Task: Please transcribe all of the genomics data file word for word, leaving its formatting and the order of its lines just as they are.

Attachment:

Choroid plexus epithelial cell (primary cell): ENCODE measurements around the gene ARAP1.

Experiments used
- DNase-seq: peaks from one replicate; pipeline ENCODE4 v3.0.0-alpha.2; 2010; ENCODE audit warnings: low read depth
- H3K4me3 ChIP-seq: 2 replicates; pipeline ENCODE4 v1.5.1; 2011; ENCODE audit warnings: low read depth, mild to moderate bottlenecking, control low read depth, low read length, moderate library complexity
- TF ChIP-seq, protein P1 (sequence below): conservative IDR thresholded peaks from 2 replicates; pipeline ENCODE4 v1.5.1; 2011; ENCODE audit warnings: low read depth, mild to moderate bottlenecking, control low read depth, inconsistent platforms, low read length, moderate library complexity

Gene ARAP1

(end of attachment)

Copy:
Choroid plexus epithelial cell (primary cell): ENCODE measurements around the gene ARAP1.

Experiments used
- DNase-seq: peaks from one replicate; pipeline ENCODE4 v3.0.0-alpha.2; 2010; ENCODE audit warnings: low read depth
- H3K4me3 ChIP-seq: 2 replicates; pipeline ENCODE4 v1.5.1; 2011; ENCODE audit warnings: low read depth, mild to moderate bottlenecking, control low read depth, low read length, moderate library complexity
- TF ChIP-seq, protein P1 (sequence below): conservative IDR thresholded peaks from 2 replicates; pipeline ENCODE4 v1.5.1; 2011; ENCODE audit warnings: low read depth, mild to moderate bottlenecking, control low read depth, inconsistent platforms, low read length, moderate library complexity

Gene ARAP1